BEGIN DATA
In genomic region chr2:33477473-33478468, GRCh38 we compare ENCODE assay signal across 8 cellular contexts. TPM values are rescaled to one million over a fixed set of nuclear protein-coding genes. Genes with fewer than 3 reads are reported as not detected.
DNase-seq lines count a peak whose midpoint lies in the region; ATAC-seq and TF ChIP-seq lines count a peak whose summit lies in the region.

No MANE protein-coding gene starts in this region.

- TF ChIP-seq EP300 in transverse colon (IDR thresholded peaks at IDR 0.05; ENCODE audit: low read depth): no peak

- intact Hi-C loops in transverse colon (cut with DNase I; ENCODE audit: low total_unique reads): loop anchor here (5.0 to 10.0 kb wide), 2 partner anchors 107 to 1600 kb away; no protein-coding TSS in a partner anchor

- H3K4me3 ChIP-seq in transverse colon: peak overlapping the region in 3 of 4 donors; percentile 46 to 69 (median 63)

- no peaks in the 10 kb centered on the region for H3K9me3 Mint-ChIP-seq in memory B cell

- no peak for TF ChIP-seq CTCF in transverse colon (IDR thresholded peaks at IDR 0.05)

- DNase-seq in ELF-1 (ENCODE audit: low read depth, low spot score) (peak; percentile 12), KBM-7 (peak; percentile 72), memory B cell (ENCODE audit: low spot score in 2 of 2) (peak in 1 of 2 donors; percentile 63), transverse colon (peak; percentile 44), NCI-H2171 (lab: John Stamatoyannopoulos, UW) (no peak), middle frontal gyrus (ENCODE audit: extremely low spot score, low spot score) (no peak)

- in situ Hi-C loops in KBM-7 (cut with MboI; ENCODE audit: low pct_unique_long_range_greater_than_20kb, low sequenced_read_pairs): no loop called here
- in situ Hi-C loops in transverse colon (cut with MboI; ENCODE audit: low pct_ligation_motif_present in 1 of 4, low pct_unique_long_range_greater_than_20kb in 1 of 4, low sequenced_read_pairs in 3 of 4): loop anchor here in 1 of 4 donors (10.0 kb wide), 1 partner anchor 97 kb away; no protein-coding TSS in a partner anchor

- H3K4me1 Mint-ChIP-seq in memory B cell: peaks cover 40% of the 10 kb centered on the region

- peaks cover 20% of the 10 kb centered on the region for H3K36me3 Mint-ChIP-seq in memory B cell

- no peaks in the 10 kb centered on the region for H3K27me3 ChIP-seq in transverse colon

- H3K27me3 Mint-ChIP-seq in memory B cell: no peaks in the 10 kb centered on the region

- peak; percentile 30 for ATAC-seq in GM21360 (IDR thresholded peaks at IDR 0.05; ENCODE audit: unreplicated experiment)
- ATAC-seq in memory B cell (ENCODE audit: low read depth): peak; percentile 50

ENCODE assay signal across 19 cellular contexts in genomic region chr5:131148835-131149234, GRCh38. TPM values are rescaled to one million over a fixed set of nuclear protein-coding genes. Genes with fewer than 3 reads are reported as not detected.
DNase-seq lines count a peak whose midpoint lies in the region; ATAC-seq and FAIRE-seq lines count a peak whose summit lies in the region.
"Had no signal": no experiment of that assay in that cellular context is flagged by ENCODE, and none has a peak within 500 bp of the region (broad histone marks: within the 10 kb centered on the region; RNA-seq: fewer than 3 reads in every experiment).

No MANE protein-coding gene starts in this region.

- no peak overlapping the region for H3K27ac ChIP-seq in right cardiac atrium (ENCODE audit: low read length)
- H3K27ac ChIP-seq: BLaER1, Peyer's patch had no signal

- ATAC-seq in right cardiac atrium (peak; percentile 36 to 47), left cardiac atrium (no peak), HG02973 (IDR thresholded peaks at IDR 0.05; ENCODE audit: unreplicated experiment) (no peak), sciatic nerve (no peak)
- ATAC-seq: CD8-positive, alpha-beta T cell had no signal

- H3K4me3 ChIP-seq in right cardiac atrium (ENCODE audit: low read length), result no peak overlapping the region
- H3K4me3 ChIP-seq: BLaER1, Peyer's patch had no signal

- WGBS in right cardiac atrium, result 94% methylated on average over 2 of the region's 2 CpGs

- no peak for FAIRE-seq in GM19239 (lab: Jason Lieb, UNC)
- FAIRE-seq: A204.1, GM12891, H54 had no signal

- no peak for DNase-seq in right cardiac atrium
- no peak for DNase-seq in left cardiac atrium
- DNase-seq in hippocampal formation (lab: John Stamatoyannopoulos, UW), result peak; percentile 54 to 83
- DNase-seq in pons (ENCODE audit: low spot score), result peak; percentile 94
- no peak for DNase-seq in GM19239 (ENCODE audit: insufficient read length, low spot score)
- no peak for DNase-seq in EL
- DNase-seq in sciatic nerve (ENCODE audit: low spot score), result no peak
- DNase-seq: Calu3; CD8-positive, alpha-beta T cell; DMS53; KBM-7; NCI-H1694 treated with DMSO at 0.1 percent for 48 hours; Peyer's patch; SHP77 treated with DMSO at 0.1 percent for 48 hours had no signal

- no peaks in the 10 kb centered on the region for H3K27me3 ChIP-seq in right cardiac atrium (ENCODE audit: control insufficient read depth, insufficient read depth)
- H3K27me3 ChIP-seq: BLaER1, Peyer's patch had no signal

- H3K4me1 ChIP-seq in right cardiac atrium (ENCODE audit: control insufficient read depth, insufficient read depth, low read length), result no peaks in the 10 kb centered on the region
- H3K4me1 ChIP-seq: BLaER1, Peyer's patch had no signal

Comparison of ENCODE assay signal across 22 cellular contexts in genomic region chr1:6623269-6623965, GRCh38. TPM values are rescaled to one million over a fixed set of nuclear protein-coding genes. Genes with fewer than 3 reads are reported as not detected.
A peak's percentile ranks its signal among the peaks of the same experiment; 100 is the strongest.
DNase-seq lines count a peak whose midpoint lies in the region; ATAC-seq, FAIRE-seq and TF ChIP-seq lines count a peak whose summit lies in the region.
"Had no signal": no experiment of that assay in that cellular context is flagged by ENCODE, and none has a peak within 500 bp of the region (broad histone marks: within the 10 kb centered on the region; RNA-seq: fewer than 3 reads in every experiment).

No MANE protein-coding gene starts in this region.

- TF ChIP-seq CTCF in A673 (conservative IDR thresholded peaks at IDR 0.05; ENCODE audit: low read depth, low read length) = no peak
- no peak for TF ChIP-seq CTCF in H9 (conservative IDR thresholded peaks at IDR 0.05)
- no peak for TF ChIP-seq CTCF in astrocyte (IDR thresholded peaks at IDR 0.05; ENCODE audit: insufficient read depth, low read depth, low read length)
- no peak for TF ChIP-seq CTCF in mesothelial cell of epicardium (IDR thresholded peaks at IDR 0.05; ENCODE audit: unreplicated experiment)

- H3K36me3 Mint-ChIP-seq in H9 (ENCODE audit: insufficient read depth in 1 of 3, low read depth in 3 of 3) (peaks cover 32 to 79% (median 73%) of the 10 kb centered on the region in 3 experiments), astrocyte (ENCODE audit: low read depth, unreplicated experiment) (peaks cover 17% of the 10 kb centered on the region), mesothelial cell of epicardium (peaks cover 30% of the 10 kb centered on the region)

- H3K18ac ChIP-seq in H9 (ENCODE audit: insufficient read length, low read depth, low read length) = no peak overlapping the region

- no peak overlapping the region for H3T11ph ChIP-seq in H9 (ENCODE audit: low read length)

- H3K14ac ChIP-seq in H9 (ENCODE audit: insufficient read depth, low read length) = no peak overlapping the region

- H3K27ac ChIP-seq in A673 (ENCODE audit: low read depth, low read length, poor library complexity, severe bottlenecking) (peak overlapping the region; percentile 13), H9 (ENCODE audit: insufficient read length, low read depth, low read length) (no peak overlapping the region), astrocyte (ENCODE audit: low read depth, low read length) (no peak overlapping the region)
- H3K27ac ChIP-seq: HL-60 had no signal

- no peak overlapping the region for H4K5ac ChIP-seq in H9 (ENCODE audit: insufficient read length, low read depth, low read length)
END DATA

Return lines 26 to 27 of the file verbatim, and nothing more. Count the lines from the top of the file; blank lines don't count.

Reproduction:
- H3K4me3 ChIP-seq in right cardiac atrium (ENCODE audit: low read length), result no peak overlapping the region
- H3K4me3 ChIP-seq: BLaER1, Peyer's patch had no signal